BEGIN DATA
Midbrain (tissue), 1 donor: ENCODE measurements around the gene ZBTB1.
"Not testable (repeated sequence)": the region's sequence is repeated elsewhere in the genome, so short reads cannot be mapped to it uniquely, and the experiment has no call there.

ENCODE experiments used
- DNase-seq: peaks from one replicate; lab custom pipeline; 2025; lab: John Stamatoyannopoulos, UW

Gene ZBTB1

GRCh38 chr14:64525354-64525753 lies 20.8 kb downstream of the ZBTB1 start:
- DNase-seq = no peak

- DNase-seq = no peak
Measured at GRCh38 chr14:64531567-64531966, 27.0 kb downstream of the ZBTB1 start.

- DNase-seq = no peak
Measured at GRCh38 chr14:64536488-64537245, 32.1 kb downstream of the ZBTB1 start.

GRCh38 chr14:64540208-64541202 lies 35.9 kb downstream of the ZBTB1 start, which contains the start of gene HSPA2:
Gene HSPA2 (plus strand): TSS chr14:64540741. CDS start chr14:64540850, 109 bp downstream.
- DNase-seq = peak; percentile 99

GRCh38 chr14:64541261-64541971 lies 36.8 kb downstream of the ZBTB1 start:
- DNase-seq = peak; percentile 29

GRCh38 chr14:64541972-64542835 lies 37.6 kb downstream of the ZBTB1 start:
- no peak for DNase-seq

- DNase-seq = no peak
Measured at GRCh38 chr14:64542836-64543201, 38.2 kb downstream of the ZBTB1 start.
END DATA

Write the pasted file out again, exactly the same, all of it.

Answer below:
Midbrain (tissue), 1 donor: ENCODE measurements around the gene ZBTB1.
"Not testable (repeated sequence)": the region's sequence is repeated elsewhere in the genome, so short reads cannot be mapped to it uniquely, and the experiment has no call there.

ENCODE experiments used
- DNase-seq: peaks from one replicate; lab custom pipeline; 2025; lab: John Stamatoyannopoulos, UW

Gene ZBTB1

GRCh38 chr14:64525354-64525753 lies 20.8 kb downstream of the ZBTB1 start:
- DNase-seq = no peak

- DNase-seq = no peak
Measured at GRCh38 chr14:64531567-64531966, 27.0 kb downstream of the ZBTB1 start.

- DNase-seq = no peak
Measured at GRCh38 chr14:64536488-64537245, 32.1 kb downstream of the ZBTB1 start.

GRCh38 chr14:64540208-64541202 lies 35.9 kb downstream of the ZBTB1 start, which contains the start of gene HSPA2:
Gene HSPA2 (plus strand): TSS chr14:64540741. CDS start chr14:64540850, 109 bp downstream.
- DNase-seq = peak; percentile 99

GRCh38 chr14:64541261-64541971 lies 36.8 kb downstream of the ZBTB1 start:
- DNase-seq = peak; percentile 29

GRCh38 chr14:64541972-64542835 lies 37.6 kb downstream of the ZBTB1 start:
- no peak for DNase-seq

- DNase-seq = no peak
Measured at GRCh38 chr14:64542836-64543201, 38.2 kb downstream of the ZBTB1 start.